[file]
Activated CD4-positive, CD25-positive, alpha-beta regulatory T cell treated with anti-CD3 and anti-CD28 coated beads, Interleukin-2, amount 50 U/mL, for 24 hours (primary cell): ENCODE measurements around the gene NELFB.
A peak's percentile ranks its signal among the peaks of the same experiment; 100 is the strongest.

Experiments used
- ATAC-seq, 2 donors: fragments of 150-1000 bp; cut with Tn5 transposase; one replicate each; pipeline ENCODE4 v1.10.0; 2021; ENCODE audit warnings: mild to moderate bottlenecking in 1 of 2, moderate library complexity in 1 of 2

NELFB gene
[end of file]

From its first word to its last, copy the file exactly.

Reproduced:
Activated CD4-positive, CD25-positive, alpha-beta regulatory T cell treated with anti-CD3 and anti-CD28 coated beads, Interleukin-2, amount 50 U/mL, for 24 hours (primary cell): ENCODE measurements around the gene NELFB.
A peak's percentile ranks its signal among the peaks of the same experiment; 100 is the strongest.

Experiments used
- ATAC-seq, 2 donors: fragments of 150-1000 bp; cut with Tn5 transposase; one replicate each; pipeline ENCODE4 v1.10.0; 2021; ENCODE audit warnings: mild to moderate bottlenecking in 1 of 2, moderate library complexity in 1 of 2

NELFB gene